Widgets Magazine

May 26, 2011

Water Turn for Worse

I’m doing a little rearranging on my blog, so if you are looking for the Food for Thought feature, come back tomorrow. I’ve decided that "F"ood for thought just fits better on a "F"riday. So as your consolation prize, I want to tell you the story of my near-downing that I mentioned yesterday

You already know that I’m from small-town Utah. We had irrigation ditches there and that’s how nearly everybody watered their farms. My dad took the water turn a couple of nights a week. I don’t know if he requested them in the middle of the night because of his day job as a teacher or if that’s just how it usually worked out, but on his days to take the water he got up in the middle of the night and headed down to the farm. 

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Taking the water meant pulling the dams on two or three ditches and diverting the water to your field. Water turns were not fun! My dad usually came back exhausted, muddy, and ornery. He often complained that this neighbor had taken his turn early or that neighbor had stolen half the water. The irrigation ditches ran all through our little town and then into a collector that ran under the main streets and into a canal by my grandparents’ house. 

About a half a block from my house on the corner was one of the smaller ditches. It was about three feet across and three feet deep. Most of the time it ran less than a foot of water and we loved to roll up our pants and squish through it with our bare feet. There were several culverts that made exciting tunnels full of weeds and spiders. When the water was mostly gone, the heavy Utah clay dried up and cracked. It was one of our favorite adventure spots, but forbidden by my mother. 

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 One day when I was about six, my older brothers and I and a family friend named Mike sneaked away from the house and headed over to the ditch. It was running at about half capacity, which was way too deep for us to wade, but was oh so fun to throw sticks and leaves and watch them race. Japan and I sat on the edge of the ditch, dangling our feet in the rushing water. New Zealand and Mike were hanging out on the other side of the culvert, watching our sticks and declaring the winner.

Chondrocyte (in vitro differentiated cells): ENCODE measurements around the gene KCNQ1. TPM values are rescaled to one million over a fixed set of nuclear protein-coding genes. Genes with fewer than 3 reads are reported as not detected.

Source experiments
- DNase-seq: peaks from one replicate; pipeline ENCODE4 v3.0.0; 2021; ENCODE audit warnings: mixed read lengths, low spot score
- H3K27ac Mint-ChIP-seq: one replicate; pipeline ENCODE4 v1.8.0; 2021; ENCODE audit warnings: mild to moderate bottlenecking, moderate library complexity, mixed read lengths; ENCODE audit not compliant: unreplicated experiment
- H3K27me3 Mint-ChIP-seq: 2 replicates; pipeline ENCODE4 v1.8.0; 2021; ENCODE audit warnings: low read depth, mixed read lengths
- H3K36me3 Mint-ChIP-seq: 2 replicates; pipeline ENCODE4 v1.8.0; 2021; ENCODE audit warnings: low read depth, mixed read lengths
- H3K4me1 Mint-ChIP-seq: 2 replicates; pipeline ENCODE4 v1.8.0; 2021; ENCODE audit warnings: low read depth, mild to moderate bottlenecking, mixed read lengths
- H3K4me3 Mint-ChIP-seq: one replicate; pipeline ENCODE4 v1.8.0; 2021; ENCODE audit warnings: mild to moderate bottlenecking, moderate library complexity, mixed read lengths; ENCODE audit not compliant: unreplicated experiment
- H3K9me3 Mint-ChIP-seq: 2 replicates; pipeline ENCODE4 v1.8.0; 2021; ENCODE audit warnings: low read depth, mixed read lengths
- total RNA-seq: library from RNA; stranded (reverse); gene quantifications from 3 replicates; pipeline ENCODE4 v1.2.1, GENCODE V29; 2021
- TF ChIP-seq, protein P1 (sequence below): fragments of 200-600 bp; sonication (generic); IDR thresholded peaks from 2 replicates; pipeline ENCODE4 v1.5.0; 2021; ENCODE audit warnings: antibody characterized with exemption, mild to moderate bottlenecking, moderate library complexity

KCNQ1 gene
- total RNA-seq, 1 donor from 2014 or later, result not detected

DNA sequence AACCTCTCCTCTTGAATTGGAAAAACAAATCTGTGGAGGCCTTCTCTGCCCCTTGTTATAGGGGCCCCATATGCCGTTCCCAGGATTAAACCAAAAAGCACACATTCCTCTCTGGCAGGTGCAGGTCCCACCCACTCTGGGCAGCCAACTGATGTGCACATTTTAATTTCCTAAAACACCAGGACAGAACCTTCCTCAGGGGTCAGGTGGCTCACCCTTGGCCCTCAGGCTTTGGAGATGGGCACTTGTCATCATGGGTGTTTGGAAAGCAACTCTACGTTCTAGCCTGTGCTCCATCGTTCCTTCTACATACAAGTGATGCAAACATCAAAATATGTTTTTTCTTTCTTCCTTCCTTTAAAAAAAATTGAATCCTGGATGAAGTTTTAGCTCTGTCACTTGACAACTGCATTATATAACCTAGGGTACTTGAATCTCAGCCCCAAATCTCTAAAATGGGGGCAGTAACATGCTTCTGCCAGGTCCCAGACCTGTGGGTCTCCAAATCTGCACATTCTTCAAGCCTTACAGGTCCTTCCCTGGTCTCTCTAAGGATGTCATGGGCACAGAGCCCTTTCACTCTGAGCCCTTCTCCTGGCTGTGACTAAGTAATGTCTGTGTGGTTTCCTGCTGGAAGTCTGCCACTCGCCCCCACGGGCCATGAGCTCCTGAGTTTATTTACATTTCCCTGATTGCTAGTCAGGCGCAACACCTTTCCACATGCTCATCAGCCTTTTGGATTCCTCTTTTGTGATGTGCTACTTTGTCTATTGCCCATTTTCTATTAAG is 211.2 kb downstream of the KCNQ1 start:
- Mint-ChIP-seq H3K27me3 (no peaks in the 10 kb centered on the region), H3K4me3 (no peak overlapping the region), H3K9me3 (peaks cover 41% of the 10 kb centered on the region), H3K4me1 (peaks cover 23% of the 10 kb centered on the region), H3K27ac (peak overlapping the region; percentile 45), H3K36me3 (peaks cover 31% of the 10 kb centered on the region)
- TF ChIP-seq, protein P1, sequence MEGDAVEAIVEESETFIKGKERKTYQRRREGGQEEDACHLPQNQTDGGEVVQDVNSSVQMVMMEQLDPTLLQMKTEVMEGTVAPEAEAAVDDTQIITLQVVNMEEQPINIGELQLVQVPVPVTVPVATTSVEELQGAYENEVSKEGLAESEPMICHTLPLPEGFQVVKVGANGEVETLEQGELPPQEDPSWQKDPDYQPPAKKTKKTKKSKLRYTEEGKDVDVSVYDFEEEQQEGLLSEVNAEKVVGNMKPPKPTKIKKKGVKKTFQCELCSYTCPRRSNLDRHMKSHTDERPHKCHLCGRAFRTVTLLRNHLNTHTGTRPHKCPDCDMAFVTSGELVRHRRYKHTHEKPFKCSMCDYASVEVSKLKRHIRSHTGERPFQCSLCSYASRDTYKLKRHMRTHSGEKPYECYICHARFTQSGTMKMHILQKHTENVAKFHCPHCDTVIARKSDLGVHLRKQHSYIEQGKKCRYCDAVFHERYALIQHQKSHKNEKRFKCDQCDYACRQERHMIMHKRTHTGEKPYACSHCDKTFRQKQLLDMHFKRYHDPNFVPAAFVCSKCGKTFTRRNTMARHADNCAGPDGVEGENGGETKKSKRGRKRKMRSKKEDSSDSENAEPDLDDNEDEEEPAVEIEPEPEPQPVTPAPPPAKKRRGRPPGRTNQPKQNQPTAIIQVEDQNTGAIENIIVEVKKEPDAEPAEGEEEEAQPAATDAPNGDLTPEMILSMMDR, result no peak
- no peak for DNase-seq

Now remember, we were in a small town and there was no cement or wood to hold back the mud and the edges were slippery. It just so happens that the farmers had been through a day or two before and burned away all the vegetation so the water would flow faster. As I inched along, encouraging my stick to pull ahead of Japan’s, my feet slipped in the sludge, and into the ditch I tumbled. 

I wasn’t afraid at first. I’d been in the ditch many times, but never with the water flowing so fast. I tried to pull myself up but everything was so slippery and the water forced it’s way up my nose and I couldn’t breathe. I clawed at the edges, desperately trying to find something to hang onto. Somewhere I could hear Japan yelling for help but I couldn’t track his voice. I was no longer sure which way was up. I slipped through the culvert and the water ran even faster. I was cold and muddy and totally out of control. 

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 I was terrified! The ditch widened and deepened about 20 feet further down and if I got that far…Suddenly a hand reached through the murky water and grabbed my flailing arm. "I gotcha!" he yelled. Twelve-year-old Mike and 10-year-old New Zealand dragged me through the mud and into the dirt until I was out of harm’s way. I started coughing and bawling while trying to rub the mud from my eyes. Even 8-year-old Japan seemed a little worried and nothing ever got to him. There was no way Mom was going to let us get away with this one…maybe we could tell her we were just trying to help Dad by taking the water turn…


tammy said...

What a scary thing to have happen!

M-Cat said...

Yikes!!! I think that must be an awful feeling!

Kiykiy said...

yeah, drowning, not really my thing, its probably one of the worst ways to die, ( after being buired alive or grated away piece by piece on a cheese grater.)


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